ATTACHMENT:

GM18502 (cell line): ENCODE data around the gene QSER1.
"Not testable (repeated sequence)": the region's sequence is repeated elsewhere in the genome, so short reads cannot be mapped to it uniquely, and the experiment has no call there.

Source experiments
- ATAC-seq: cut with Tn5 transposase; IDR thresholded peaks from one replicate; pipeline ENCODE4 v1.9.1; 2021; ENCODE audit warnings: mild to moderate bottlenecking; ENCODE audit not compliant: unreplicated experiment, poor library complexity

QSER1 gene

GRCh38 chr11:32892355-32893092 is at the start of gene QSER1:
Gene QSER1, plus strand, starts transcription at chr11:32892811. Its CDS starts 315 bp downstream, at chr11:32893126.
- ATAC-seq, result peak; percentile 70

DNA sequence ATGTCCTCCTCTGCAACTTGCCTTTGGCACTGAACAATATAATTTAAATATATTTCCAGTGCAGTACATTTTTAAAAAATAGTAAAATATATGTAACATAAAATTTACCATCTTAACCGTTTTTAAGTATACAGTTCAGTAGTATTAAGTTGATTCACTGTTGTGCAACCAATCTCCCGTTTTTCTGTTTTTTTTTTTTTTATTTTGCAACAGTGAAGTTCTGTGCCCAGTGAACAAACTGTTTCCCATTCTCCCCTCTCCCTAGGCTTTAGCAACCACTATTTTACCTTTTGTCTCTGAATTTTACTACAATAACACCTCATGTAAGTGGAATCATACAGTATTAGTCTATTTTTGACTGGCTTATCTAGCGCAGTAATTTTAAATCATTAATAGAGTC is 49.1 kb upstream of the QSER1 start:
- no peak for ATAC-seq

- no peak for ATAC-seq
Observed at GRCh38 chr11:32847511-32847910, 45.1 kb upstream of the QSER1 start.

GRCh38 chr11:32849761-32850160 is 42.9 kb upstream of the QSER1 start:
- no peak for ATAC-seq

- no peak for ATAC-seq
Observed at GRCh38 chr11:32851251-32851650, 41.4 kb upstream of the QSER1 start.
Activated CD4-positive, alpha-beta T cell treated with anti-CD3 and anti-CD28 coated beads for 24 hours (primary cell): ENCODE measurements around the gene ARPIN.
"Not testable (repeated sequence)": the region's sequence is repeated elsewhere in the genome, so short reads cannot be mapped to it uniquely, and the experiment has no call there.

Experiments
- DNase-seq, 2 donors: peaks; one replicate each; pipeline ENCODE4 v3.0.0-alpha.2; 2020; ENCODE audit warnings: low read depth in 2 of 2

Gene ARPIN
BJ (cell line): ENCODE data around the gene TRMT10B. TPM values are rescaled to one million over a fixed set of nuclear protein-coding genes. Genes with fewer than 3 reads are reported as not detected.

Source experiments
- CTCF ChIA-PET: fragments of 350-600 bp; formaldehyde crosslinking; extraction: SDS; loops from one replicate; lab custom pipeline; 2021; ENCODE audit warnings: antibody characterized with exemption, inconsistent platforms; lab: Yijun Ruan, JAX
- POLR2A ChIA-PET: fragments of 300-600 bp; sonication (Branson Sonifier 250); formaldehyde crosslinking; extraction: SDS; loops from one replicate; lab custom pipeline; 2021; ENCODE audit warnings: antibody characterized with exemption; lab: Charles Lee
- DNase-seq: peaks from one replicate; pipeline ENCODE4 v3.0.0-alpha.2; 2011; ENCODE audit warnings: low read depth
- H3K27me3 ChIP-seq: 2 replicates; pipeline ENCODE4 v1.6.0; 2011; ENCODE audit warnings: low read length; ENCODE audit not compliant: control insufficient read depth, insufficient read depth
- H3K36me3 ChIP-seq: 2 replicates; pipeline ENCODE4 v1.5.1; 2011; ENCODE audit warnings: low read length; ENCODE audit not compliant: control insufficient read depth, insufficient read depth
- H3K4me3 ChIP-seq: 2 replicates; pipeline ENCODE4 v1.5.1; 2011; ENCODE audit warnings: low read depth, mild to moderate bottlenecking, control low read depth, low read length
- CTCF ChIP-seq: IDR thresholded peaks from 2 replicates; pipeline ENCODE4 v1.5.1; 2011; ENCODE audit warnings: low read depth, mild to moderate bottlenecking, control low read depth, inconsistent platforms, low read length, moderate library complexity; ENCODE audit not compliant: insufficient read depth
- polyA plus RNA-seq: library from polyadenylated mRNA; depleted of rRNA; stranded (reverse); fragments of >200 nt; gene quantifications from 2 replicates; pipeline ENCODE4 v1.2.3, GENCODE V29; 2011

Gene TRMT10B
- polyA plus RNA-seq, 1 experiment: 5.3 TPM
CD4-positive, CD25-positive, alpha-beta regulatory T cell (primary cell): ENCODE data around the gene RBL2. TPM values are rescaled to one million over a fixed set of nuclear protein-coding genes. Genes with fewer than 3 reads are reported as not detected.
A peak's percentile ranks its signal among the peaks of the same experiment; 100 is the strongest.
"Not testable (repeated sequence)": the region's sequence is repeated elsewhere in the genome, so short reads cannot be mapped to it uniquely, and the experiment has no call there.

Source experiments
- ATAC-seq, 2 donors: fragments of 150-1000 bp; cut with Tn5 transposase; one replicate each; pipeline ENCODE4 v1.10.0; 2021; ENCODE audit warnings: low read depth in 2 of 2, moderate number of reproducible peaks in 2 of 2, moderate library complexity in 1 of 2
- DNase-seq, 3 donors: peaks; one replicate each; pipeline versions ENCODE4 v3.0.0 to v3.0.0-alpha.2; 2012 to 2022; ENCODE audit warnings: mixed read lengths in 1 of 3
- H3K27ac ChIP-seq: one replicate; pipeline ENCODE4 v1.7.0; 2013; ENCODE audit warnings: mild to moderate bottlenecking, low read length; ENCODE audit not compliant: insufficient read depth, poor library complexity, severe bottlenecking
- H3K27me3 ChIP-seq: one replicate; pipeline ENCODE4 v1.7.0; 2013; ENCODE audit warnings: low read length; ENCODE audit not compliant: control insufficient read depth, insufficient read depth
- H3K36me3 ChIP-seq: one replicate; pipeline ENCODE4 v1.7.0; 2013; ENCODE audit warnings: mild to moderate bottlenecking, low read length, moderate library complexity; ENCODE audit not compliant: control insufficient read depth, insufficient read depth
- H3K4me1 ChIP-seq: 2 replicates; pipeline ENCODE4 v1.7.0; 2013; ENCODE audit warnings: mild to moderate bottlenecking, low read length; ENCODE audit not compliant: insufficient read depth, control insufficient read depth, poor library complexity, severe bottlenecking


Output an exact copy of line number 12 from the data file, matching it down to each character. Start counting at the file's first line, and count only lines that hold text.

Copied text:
Observed at GRCh38 chr11:32847511-32847910, 45.1 kb upstream of the QSER1 start.